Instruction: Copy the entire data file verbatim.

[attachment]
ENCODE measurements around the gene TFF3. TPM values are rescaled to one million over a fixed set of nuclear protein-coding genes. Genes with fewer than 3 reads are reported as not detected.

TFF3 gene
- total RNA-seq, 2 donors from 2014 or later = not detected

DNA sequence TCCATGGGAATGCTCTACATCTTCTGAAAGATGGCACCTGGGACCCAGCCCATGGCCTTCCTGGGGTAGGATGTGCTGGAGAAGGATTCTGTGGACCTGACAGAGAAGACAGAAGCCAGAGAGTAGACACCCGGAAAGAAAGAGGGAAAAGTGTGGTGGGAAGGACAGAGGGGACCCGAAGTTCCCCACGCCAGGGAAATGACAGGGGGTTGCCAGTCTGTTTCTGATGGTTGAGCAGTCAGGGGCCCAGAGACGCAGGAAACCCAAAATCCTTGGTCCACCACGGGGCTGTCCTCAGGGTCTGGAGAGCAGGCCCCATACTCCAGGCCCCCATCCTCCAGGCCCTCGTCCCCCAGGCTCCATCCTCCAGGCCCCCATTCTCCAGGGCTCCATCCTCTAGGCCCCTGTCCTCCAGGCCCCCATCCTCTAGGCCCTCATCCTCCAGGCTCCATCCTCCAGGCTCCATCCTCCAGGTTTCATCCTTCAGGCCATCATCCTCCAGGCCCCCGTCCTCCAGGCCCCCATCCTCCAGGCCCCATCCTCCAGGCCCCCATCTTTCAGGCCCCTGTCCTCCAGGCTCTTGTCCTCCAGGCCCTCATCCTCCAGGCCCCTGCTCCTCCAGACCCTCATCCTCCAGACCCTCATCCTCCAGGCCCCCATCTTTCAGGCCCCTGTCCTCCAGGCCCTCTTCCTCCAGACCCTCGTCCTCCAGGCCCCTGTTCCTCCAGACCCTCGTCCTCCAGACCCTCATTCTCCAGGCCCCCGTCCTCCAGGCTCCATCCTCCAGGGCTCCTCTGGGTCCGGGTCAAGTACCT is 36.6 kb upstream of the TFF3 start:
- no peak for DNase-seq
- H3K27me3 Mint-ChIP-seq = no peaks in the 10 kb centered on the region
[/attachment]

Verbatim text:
ENCODE measurements around the gene TFF3. TPM values are rescaled to one million over a fixed set of nuclear protein-coding genes. Genes with fewer than 3 reads are reported as not detected.

TFF3 gene
- total RNA-seq, 2 donors from 2014 or later = not detected

DNA sequence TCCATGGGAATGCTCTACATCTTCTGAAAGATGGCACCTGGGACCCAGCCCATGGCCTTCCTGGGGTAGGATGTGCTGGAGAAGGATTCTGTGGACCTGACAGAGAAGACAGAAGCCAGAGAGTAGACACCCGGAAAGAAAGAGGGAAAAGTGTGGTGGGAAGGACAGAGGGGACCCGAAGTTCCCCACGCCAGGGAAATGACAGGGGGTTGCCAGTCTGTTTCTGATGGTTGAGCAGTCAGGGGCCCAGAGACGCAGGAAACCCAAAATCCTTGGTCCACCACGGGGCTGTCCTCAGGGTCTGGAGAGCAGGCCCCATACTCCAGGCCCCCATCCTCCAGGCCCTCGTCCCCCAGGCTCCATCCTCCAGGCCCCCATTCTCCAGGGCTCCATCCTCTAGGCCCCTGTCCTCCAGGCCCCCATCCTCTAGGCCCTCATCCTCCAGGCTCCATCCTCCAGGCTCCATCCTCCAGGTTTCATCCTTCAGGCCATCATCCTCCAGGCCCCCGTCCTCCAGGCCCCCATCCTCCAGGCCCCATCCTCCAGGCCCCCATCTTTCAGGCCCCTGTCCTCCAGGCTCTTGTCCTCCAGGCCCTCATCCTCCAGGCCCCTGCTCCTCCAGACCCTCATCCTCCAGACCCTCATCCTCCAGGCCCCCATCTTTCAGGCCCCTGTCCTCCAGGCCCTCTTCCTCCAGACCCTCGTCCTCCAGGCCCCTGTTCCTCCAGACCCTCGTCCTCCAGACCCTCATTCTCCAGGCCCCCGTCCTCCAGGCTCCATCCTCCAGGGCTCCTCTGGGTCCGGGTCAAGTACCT is 36.6 kb upstream of the TFF3 start:
- no peak for DNase-seq
- H3K27me3 Mint-ChIP-seq = no peaks in the 10 kb centered on the region